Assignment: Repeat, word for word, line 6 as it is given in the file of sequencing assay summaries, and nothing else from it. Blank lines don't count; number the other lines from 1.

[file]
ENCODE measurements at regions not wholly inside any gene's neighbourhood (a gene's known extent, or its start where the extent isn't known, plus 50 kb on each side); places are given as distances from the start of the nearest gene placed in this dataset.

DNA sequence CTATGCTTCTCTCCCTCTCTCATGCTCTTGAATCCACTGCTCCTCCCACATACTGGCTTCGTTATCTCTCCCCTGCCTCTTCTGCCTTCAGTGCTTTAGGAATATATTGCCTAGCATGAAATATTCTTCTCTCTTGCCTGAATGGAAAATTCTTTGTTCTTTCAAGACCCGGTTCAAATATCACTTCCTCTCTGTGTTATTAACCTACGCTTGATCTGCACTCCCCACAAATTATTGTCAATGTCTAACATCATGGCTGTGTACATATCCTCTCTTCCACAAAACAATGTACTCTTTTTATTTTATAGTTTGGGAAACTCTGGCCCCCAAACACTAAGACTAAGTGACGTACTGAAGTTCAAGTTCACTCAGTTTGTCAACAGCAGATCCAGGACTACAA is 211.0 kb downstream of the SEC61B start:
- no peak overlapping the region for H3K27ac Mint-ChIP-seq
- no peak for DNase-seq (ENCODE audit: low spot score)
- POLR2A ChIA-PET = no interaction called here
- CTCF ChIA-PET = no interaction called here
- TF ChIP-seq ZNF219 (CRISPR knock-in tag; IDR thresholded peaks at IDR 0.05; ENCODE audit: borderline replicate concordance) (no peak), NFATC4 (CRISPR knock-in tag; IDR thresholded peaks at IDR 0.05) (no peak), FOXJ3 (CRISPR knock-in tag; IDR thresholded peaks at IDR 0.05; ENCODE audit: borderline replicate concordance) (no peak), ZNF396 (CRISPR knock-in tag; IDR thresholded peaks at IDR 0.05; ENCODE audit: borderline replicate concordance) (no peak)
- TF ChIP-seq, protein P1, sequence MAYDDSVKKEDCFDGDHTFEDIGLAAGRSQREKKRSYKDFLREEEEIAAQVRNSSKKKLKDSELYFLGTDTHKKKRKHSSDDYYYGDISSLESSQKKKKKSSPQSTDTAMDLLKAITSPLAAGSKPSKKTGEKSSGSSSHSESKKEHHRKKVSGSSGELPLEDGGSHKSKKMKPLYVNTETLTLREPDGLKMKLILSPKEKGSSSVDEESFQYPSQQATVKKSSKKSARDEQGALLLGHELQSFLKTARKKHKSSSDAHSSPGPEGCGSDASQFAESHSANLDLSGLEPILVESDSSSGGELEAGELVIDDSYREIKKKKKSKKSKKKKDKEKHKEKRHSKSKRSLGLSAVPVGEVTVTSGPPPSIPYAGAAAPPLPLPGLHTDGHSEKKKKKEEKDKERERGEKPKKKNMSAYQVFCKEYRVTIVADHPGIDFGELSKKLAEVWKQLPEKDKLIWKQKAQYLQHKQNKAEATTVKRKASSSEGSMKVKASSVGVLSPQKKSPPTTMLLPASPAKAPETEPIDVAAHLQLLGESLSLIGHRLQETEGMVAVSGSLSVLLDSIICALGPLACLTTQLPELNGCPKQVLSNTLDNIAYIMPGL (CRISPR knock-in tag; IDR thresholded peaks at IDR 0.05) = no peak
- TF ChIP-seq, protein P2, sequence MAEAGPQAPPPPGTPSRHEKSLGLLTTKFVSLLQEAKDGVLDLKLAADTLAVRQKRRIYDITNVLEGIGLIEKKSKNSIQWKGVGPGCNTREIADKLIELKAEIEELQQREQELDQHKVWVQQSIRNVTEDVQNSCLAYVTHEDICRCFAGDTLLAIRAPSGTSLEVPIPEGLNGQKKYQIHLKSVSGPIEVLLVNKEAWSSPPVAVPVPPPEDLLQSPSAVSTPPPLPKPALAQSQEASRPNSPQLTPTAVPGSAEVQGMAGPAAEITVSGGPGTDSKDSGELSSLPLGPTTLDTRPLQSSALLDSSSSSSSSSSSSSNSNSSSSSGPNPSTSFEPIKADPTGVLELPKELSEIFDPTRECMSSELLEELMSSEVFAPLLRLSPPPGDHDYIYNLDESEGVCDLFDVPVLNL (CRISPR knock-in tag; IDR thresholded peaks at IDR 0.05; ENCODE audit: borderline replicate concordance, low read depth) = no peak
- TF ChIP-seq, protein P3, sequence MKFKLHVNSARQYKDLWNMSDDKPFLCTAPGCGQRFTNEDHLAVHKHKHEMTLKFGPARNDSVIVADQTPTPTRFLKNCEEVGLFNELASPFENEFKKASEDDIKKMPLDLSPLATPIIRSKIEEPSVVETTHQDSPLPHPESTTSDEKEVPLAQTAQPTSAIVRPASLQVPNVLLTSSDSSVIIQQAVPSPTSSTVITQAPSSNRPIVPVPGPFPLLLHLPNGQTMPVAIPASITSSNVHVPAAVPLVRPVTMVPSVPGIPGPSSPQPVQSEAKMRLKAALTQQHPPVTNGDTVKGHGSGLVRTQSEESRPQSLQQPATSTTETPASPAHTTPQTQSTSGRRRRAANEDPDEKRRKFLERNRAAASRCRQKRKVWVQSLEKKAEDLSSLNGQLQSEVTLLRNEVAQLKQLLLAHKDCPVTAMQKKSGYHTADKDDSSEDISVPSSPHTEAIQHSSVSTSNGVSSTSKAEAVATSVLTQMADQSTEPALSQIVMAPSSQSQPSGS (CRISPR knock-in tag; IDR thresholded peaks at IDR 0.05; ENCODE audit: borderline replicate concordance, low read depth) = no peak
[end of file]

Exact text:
- CTCF ChIA-PET = no interaction called here